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The Arc of Ascension, Interlude 1: The Concordat

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"Good morning, ladies and gentlemen of the press, and thank you for coming."

The Oasis Press Secretary surveyed the audience from her spot on a small, slightly-elevated stage, facing a small auditorium crowd consisting largely of science and technology reporters, along with a few bored representatives from various political desks who may've had better things to do but certainly enjoyed an open buffet table. Behind her, in an arc of chairs at a curved table, sat several Ministers of Oasis and an assortment of other prominent research and technology leaders, including the most famous of the set, Angela Ziegler.

The Secretary listened to her earbud, getting her timing cues to remain coordinated with her counterpart in Numbani, who stood in a similar position, with a similar set of people behind her. Throughout, they spoke together, translators providing simultaneous translation in thirteen other languages, and automated translation covering still more.

"Oasis has stood as a beacon of research, learning, and education since its founding. Numbani, similarly, has stood as a beacon of progress and development since its founding. Today, as per the press release you have all received, we are jointly announcing - effective immediately - the formalisation of the scholarly and educational ties we have been building over the last year."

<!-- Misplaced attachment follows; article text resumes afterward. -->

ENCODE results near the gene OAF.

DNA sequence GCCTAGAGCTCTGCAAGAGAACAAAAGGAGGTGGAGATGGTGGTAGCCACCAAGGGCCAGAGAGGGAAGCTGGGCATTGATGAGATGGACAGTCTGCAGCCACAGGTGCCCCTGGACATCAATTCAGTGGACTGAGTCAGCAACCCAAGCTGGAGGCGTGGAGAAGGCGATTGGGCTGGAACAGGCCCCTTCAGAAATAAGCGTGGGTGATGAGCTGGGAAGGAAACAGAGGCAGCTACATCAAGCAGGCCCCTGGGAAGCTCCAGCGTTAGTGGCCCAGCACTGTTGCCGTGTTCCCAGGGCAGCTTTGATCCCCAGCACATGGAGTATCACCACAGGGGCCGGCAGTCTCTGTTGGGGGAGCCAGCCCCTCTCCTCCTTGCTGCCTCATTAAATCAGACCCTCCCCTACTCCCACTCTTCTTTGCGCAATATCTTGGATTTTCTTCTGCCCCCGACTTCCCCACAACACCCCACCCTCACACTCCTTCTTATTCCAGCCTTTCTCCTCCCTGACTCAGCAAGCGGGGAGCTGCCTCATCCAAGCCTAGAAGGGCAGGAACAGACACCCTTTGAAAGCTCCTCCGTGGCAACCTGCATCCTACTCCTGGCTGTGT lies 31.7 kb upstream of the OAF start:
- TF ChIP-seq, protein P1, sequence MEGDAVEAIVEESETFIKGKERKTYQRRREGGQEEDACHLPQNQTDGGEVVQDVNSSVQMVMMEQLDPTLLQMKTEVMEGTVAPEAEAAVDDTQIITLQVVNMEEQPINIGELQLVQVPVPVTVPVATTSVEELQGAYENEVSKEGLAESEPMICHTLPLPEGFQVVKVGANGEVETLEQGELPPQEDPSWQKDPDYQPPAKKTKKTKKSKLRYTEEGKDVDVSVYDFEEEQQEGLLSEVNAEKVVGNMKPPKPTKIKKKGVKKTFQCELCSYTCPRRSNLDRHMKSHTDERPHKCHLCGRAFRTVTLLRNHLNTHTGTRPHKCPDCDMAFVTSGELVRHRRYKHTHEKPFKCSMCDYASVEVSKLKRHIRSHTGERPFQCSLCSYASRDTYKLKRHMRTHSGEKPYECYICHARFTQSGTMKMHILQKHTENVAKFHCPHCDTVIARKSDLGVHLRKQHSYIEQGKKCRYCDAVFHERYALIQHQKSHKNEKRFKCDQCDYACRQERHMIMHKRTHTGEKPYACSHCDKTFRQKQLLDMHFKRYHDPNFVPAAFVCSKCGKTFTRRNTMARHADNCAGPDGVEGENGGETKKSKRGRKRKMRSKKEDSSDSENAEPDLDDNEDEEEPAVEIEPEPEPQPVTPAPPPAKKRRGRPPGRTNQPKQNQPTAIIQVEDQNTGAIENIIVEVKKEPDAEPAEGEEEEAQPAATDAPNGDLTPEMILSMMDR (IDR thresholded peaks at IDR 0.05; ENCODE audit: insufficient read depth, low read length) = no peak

"Many of the political details are old news,” the secretaries admitted with a shared smile, “but our announcement today takes what had been a collection of informal understandings and refines it into a formal agreement. By creating this written structure, we explicitly intend to encourage other cities to join with us, adding their names to the agreement, as well. And we are proud to announce that a third city has already done so, become our first new signatory: the city of Utopaea, in India."

"This new concordat our cities are founding will be, effectively, a free-trade agreement of shared knowledge, research, education, and funding for related activities. All signatory cities will have special access to exchange of data, findings, and scholarly efforts, as well as access to the people who participate in any of these efforts. This will include common visas, and right of transit between all member cities."

"This first year, we will be hosting an expanded series of seminars, conferences, and other activities intended to spur both improvements in education, and the advancement of science and engineering across all disciplines. You will find that schedule included in the press release."

"We are also releasing several findings and advances made by our various member institutes, all of which were made possible at least in part by the previous version of this agreement. Most of these have already been presented in various academic journals, but not all."

"We have further invited several more cities to join with us in this endeavour. We have received positive initial responses from several invitees, some of whom we hope to be announcing over the next few weeks and months."

"Further details are in the information packets you have all received, but, as you can see, we have several people from our three cities who have been working on this project behind each of us, and they are ready to take questions. We will alternate between Numbani and Oasis, and questions may be asked of anyone in either city, or to both panels as a whole."

"Atlas News Numbani, I believe you are first?"

"Thank you, Ms. Secretary. My question is for Satya Vaswani."

"Please, go ahead."